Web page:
5 Things I Learned From Hereditary

Hereditary Poster4star 2“Every family tree hides a secret.”

Being hailed as one of the scariest movies of the year is some serious hype to live up to, and I’m afraid moviegoers are going to be pissed off.

Ever since Hereditary premiered at the Sundance Film Festival in January 2018, critics have compared Hereditary to iconic films like Rosemary’s Baby and The Shining and labeled director Ari Aster an auteur.

This is how you fail to meet expectations; when you compare modern movies to the universal classics, mindsets are made…especially when it comes to horror movies. Audiences want jump-scares, and you’re just not going to get that with Hereditary.

On the surface, the plot of this movie is simple. When the matriarch of the Graham family passes away, her daughter’s family begins to unravel cryptic and increasingly terrifying secrets about their ancestry.

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Here are five things that I learned about Hereditary before and after viewing.
No Spoilers!

 

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1. Director Ari Aster’s Feature Debut

I’m usually always excited to see a new director sink his teeth into Hollywood and leave such a colossal impression like Ari Aster has this year. Breaking ground in the horror genre is no easy feat, and this guy seemed to do it effortlessly.

“I wanted to make a serious meditation on grief and trauma that gradually curdles into a nightmare – the way that life can feel like a nightmare when disaster strikes. The true significance of the title shouldn’t dawn on the viewer until the end of the film, but suffice it to say that Hereditary is concerned primarily with the insidiousness of family ties. Over the course of the film, it becomes increasingly clear that this family has no free will; their fate has been passed down to them, and it’s an inheritance that they have no hope of shaking.” Ari Aster via Film Comment

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2. Domestic Drama vs. Horror Movie

Let’s get one thing straight about this movie so you’re not left entirely disappointed: this is not jump-scare horror, but rather a slow-burn horror that creeps progressively as the movie unfolds. It’s all about the dread of what is to come aided by some serious wtf domestic drama and eerie atmosphere.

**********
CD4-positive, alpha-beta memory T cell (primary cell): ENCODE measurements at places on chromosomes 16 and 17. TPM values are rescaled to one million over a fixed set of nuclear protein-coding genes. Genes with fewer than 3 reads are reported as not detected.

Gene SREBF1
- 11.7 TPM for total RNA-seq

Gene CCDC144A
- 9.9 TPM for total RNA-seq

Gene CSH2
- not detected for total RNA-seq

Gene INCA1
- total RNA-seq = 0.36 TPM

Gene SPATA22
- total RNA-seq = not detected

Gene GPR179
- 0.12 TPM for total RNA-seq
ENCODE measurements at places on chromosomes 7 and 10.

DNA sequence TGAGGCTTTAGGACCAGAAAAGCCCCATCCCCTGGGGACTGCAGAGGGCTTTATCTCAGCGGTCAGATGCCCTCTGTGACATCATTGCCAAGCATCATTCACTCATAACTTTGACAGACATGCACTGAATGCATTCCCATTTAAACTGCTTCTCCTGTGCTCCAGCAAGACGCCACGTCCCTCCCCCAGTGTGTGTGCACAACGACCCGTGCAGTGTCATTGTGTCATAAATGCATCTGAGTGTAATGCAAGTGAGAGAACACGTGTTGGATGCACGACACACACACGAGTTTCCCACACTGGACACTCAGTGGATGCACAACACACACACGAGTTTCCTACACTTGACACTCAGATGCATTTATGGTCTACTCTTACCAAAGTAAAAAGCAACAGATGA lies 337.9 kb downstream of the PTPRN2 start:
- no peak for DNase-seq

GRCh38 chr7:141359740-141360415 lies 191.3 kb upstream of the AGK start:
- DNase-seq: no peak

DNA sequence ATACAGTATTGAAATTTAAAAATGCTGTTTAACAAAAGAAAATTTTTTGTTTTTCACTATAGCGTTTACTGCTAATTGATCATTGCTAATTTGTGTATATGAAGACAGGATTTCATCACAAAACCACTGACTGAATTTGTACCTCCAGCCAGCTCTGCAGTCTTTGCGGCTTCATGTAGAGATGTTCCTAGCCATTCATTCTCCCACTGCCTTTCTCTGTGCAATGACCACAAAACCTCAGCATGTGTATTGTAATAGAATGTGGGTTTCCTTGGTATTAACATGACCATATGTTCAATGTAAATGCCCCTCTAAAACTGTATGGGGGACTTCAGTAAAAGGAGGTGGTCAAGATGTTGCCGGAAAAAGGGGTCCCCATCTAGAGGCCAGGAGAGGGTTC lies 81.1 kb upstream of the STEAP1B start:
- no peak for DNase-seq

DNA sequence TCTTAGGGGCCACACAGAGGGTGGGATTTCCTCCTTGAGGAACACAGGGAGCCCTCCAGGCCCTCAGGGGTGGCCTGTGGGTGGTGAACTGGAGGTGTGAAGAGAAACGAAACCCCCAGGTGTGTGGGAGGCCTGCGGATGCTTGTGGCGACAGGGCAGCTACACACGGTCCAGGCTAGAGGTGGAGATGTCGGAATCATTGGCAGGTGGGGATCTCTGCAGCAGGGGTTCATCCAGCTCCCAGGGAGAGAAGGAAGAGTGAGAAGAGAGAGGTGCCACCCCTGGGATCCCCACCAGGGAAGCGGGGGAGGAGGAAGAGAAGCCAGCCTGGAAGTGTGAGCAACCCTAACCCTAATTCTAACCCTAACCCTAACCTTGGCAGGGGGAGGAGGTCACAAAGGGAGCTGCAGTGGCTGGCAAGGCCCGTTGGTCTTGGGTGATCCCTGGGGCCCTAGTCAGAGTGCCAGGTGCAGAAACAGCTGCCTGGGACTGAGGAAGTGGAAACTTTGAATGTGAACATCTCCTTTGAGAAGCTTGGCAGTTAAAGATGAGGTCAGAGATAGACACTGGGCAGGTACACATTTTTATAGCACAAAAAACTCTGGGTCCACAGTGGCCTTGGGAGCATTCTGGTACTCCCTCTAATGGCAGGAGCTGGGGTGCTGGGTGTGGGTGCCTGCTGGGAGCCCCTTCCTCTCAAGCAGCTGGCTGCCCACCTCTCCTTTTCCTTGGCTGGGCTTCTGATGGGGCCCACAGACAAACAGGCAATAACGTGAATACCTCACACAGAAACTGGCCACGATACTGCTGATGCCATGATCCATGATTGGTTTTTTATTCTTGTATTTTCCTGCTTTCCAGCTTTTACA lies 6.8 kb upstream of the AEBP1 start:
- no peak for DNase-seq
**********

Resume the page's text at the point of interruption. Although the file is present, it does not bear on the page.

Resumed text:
Ari Aster has admit that he doesn’t consider himself a horror director; this is a movie about the inner lives of its central characters, the unfortunate grief they endure and the discomforting sympathy we have for these characters by the end. As seen by the trailer, Annie (Toni Collette) realizes very early in the movie that her mother (who is recently deceased) had a secret life, may have been an evil witch and that mental illness runs in her family (and may not have escaped her).

“There are so few horror films that for me live up to what the genre can do. That epidemic has given the genre a bad name. It’s one of those genres that, if its virtues are being effectively exploited, can be just the most amazing experience in a theater. When they work, I get very excited.”  Ari Aster via Film Comment 

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3. The Cast is Clutch

While the entire cast all bring their A-game to the table, it’s Toni Collette who carries the film from start to finish. She’s one of the greatest, and least talked about, actresses working today who can play almost any role from any genre. Remember when she was nominated for an Oscar for The Sixth Sense? Well, I think her time has come again for another nomination if not a potential win. She. Delivers.